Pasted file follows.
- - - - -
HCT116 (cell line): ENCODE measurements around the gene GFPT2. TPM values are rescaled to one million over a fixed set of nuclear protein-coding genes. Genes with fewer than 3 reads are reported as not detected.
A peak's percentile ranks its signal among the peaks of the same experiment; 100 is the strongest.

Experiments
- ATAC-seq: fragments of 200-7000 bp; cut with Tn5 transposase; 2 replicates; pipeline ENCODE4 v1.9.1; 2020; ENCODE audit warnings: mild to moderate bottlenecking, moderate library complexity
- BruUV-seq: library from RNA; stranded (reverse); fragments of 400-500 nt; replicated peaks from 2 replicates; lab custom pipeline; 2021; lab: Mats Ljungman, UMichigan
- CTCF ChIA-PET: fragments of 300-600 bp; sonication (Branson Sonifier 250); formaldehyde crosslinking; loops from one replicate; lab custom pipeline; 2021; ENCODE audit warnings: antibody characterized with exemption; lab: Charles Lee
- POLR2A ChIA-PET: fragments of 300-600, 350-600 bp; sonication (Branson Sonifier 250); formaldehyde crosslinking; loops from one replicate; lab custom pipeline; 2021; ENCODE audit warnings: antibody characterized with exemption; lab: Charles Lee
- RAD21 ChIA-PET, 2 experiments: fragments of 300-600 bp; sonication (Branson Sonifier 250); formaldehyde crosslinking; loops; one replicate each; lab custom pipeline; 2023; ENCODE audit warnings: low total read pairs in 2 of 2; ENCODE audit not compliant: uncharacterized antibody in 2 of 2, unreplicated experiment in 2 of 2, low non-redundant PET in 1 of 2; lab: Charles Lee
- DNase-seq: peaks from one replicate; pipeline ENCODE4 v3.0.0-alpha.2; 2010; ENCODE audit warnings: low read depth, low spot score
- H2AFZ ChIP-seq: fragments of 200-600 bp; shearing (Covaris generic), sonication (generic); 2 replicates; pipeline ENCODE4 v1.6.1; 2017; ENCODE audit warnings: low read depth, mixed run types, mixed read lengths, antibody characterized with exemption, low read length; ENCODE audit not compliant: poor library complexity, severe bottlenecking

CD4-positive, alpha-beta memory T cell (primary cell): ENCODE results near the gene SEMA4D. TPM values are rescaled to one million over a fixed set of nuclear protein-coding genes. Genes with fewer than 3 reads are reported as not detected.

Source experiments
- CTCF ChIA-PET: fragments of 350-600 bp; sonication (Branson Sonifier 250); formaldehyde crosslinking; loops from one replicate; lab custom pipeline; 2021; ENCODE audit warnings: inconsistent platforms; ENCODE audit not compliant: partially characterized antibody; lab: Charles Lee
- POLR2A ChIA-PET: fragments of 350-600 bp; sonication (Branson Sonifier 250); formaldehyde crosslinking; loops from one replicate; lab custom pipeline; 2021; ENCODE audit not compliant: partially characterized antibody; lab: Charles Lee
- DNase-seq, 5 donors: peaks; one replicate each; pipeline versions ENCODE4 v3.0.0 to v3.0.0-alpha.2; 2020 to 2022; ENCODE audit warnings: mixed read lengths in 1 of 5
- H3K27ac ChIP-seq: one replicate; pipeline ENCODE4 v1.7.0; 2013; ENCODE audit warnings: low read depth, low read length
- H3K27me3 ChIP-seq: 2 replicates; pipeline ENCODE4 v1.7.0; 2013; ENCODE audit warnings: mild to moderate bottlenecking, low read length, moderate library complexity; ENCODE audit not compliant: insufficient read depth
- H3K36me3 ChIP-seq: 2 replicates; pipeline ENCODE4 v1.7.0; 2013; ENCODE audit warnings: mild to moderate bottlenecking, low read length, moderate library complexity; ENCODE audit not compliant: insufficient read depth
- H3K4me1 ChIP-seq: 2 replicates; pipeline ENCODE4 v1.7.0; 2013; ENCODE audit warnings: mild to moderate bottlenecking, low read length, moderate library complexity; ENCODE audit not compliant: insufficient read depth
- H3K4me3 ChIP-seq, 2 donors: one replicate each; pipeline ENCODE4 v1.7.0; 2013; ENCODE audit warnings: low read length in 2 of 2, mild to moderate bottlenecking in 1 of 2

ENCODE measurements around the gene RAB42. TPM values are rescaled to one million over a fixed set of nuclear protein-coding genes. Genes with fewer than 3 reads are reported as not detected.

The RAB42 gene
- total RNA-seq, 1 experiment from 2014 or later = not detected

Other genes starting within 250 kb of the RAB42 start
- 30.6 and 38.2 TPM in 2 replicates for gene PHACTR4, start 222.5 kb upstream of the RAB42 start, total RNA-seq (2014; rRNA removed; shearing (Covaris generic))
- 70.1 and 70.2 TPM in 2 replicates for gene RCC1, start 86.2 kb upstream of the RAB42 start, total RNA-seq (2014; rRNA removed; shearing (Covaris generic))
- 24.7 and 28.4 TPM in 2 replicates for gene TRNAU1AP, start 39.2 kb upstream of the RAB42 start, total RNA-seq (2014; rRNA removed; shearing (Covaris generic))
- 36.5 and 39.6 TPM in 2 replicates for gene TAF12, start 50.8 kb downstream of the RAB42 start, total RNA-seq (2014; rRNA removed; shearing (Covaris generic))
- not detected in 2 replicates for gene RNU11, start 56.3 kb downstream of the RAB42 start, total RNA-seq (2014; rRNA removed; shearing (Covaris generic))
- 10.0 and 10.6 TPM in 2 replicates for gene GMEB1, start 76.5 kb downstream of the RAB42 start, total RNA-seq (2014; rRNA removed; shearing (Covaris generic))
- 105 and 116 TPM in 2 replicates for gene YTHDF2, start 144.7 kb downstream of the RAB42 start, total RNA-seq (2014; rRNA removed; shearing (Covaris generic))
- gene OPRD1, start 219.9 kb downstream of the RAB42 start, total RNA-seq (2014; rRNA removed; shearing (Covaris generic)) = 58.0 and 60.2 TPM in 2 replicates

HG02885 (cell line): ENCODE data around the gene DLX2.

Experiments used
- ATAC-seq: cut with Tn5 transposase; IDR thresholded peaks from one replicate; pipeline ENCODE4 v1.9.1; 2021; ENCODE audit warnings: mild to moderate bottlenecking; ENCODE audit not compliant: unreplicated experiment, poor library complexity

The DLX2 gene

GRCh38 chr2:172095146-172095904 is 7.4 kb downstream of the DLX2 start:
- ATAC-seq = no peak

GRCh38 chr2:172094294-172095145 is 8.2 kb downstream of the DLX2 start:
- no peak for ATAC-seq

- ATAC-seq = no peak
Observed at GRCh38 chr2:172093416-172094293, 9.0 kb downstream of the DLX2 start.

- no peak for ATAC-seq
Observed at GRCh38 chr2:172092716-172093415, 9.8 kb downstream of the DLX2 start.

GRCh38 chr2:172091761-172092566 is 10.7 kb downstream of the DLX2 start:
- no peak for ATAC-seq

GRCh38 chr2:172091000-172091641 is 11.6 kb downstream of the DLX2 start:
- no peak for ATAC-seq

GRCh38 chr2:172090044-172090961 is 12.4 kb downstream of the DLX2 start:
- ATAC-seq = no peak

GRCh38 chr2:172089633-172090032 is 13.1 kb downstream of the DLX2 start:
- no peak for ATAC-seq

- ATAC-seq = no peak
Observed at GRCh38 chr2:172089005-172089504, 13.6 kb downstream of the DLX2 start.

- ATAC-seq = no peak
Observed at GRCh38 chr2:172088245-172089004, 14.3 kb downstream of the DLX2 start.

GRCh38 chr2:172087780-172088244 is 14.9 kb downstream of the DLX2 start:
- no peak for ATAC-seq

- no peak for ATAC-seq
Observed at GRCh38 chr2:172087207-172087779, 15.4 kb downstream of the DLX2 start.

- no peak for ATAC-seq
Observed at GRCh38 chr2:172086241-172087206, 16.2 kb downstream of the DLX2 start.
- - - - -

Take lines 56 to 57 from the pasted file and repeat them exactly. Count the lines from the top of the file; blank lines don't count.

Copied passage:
Observed at GRCh38 chr2:172088245-172089004, 14.3 kb downstream of the DLX2 start.

GRCh38 chr2:172087780-172088244 is 14.9 kb downstream of the DLX2 start: